Feminist Author Pat Cadigan offers an astute commentary on the publishing industry

Pat Cadigan (author of Dervish is Digital, Synners, and Tea From an Empty Cup, mystery novels set in a digitized cyberpunky world of win!) issues a call to arms for book-lovers everywhere. She writes:

This is not a rant about how much better things were in the good old days, the candy bars were bigger and the people were nicer and you kids blah blah blah. It’s not a rant about how culture today is trash next to what we used to have. We are losing our culture. Why? Because too many books don’t sell themselves. Because a fucking corporation can’t be arsed to work for a living. Because, like a spoiled supermodel, they don’t get out of bed for less than a million dollars an hour.

She’s writing in response to Tobias Buckell’s discovery that Borders will NOT be restocking his work, unless Sly Mongoose continues to rock the sales. What Cadigan’s describing is a serious issue. It’s not that there isn’t a long history of feminist SF — it’s that it’s not retained in a way that’s easily accessible to the everyday reader. That’s one of my conflicts as a reader/reviewer. I really WANT to situate feminist/womanist SF in a longer history, but at the same time, I want to talk about books people can actually get their hands on. It’s a conundrum. Plus, I don’t always think Amazon’s the answer. While it’s convenient, I think it takes away from the magic of browsing and discovery.  Oh, ambivalence, thy name is Maria, lover of books. :-/

ETA: Cadigan offers some follow-up here: http://fastfwd.livejournal.com/362297.html.

Comments

  1. says

    I’ve gone and looked at the business journals to verify my impressions from my casual following of the book business, and Borders is oodles and oodles in the hole and had to be bailed out by investors hugely back in March/April. Massive debt, no profits, stocks that were 1/6 of Barnes & Nobles – and B&N refusing to buy them out & rescue them, too.

    So what they’re doing is plugging leaks frantically on a sinking ship, trying to stop themselves from hemorrhaging cash further, and this (anything done by Borders in the last year, like installing “Channel 1″ type TVs, too) indeed not to be taken as anything more than post-iceberg Titanic maneuvers. Close to the situation K-Mart was in when their suppliers would no longer fill orders for eg dog food and put them on a cash-only basis when they went bankrupt a few years ago.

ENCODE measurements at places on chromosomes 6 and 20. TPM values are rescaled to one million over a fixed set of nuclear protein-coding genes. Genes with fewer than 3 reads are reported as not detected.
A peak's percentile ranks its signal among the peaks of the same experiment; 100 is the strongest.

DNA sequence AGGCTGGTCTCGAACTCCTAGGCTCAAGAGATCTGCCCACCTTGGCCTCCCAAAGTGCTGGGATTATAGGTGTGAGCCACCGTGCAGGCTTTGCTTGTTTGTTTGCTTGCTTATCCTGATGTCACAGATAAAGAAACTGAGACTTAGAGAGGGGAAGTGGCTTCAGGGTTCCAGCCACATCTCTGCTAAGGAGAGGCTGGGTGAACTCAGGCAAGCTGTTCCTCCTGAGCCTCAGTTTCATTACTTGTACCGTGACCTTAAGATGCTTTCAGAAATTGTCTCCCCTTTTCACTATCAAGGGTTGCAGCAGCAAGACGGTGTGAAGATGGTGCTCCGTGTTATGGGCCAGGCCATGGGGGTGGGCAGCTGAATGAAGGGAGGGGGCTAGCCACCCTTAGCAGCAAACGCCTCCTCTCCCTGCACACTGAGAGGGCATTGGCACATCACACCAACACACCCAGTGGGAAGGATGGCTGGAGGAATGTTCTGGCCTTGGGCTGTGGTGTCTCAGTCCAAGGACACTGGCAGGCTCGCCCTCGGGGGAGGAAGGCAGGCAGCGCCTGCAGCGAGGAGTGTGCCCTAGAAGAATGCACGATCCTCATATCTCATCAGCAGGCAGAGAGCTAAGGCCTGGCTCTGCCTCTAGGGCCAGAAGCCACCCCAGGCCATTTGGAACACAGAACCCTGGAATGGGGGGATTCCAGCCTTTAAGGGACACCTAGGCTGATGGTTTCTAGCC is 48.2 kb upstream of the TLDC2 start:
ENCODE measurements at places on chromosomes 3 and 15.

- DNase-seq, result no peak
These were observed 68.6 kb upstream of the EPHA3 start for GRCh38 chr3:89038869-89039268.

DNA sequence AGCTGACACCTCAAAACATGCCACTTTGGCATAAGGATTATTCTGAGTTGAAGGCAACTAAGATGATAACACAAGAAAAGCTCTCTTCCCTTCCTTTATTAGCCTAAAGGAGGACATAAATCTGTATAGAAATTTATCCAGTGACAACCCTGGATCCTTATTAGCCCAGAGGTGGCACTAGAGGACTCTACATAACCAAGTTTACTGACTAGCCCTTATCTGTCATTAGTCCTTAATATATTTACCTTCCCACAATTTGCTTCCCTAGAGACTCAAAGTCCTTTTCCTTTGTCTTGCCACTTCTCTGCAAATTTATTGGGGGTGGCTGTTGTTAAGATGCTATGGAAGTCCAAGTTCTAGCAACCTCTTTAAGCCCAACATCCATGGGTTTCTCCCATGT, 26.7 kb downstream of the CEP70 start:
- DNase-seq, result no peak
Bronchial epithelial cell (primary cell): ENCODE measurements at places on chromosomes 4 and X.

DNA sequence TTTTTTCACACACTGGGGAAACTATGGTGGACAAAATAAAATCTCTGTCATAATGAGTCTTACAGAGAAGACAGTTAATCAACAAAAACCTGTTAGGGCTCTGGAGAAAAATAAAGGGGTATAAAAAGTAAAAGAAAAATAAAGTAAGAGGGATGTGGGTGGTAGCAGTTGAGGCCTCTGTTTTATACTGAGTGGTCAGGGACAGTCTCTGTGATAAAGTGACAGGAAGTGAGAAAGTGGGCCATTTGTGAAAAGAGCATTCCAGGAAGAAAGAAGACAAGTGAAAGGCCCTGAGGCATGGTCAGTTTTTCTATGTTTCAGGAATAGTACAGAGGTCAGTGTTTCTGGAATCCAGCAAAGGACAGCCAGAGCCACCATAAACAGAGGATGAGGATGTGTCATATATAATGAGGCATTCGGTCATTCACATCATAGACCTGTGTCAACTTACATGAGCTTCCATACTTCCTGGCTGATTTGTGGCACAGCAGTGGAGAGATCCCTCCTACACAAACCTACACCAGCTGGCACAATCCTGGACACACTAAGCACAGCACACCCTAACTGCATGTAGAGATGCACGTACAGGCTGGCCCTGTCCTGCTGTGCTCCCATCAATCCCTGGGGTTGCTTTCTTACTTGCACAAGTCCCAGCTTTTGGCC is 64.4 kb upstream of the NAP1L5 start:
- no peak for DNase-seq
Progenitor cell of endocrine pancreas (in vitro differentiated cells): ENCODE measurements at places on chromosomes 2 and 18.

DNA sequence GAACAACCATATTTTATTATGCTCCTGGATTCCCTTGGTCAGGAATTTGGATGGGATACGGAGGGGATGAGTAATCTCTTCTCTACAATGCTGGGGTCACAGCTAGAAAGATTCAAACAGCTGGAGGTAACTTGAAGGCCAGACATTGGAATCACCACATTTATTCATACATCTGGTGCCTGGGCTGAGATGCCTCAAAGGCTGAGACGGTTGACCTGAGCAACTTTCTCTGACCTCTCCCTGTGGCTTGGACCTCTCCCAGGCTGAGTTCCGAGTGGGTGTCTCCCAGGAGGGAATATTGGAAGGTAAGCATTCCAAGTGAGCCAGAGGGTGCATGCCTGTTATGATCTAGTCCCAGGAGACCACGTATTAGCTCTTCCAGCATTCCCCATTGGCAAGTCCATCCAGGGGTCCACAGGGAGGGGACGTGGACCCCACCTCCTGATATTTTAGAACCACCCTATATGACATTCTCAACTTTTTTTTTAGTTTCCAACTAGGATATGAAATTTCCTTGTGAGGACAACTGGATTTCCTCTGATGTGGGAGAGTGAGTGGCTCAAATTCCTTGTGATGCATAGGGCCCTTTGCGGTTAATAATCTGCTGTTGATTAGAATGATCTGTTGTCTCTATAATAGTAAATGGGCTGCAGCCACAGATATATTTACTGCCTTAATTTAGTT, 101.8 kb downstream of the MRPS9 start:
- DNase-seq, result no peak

*Why* Borders stumbled in such a way as led to this floundering around the past couple years…well, we’ll need to hear insider stories. But I expect a combination of Enronesque shenanigans and AOL-Time Warner foolish hubris will be revealed.

  2. says

    I’ve gone and looked at the business journals to verify my impressions from my casual following of the book business, and Borders is oodles and oodles in the hole and had to be bailed out by investors hugely back in March/April. Massive debt, no profits, stocks that were 1/6 of Barnes & Nobles – and B&N refusing to buy them out & rescue them, too.

    So what they’re doing is plugging leaks frantically on a sinking ship, trying to stop themselves from hemorrhaging cash further, and this (anything done by Borders in the last year, like installing “Channel 1″ type TVs, too) indeed not to be taken as anything more than post-iceberg Titanic maneuvers. Close to the situation K-Mart was in when their suppliers would no longer fill orders for dog food and gallons of milk and put them on a cash-only basis when they went bankrupt a few years ago.